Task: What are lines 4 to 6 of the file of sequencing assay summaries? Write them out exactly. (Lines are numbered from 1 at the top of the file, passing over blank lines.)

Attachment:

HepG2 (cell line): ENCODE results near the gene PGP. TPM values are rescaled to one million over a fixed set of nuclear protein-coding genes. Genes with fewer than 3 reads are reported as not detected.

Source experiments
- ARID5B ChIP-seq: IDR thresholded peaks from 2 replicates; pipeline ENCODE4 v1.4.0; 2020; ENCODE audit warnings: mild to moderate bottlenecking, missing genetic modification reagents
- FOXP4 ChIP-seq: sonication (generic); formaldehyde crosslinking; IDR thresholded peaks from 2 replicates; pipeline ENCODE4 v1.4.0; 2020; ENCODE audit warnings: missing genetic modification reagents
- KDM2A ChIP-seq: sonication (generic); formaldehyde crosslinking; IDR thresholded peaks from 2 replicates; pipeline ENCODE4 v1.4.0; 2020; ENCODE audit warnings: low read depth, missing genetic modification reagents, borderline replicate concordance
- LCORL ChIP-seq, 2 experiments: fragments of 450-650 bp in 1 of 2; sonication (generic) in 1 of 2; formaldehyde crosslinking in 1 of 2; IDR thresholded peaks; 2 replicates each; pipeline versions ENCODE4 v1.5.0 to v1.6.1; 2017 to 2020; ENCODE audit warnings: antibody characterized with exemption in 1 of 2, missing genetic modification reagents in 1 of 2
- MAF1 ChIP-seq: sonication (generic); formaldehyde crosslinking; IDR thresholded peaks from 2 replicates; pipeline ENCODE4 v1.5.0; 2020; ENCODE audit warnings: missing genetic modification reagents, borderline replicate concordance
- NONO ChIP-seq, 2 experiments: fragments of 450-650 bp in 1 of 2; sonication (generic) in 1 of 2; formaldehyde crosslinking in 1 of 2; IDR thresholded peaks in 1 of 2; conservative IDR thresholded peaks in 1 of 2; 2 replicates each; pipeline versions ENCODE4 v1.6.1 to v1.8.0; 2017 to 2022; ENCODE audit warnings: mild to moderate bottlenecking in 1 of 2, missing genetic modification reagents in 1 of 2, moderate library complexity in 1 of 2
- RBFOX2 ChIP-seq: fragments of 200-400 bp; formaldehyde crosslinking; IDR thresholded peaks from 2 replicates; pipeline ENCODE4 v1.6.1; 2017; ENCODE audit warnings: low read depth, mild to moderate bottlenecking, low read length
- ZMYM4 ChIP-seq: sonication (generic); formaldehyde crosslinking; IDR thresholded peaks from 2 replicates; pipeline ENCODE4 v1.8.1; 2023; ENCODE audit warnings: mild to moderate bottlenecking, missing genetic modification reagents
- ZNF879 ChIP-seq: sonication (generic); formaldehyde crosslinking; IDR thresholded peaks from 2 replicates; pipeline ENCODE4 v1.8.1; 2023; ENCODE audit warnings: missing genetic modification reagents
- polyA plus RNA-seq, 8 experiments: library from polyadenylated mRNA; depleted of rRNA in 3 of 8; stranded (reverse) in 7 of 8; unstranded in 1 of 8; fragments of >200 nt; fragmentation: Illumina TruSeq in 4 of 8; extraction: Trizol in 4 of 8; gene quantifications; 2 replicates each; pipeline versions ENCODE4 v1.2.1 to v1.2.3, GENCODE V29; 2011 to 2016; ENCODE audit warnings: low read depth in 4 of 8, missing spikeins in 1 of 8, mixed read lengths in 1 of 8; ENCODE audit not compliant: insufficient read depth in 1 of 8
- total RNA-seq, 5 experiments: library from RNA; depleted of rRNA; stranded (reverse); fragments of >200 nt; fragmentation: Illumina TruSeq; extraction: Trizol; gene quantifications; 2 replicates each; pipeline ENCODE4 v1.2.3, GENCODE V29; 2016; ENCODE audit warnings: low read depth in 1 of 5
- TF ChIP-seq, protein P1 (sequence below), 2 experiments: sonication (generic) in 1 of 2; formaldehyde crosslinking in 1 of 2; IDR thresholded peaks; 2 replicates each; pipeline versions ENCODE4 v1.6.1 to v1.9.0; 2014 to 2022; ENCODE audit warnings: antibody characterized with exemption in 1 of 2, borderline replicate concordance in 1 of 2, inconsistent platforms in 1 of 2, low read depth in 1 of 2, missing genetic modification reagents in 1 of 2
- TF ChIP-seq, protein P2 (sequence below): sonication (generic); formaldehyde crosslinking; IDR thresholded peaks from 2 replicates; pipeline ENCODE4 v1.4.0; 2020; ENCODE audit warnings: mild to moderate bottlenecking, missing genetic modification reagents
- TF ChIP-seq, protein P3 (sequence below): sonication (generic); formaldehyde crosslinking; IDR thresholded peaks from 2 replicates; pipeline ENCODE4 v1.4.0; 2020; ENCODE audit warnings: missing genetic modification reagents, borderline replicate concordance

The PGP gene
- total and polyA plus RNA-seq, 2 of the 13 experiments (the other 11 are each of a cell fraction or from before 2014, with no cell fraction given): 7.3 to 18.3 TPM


- FOXP4 ChIP-seq: sonication (generic); formaldehyde crosslinking; IDR thresholded peaks from 2 replicates; pipeline ENCODE4 v1.4.0; 2020; ENCODE audit warnings: missing genetic modification reagents
- KDM2A ChIP-seq: sonication (generic); formaldehyde crosslinking; IDR thresholded peaks from 2 replicates; pipeline ENCODE4 v1.4.0; 2020; ENCODE audit warnings: low read depth, missing genetic modification reagents, borderline replicate concordance
- LCORL ChIP-seq, 2 experiments: fragments of 450-650 bp in 1 of 2; sonication (generic) in 1 of 2; formaldehyde crosslinking in 1 of 2; IDR thresholded peaks; 2 replicates each; pipeline versions ENCODE4 v1.5.0 to v1.6.1; 2017 to 2020; ENCODE audit warnings: antibody characterized with exemption in 1 of 2, missing genetic modification reagents in 1 of 2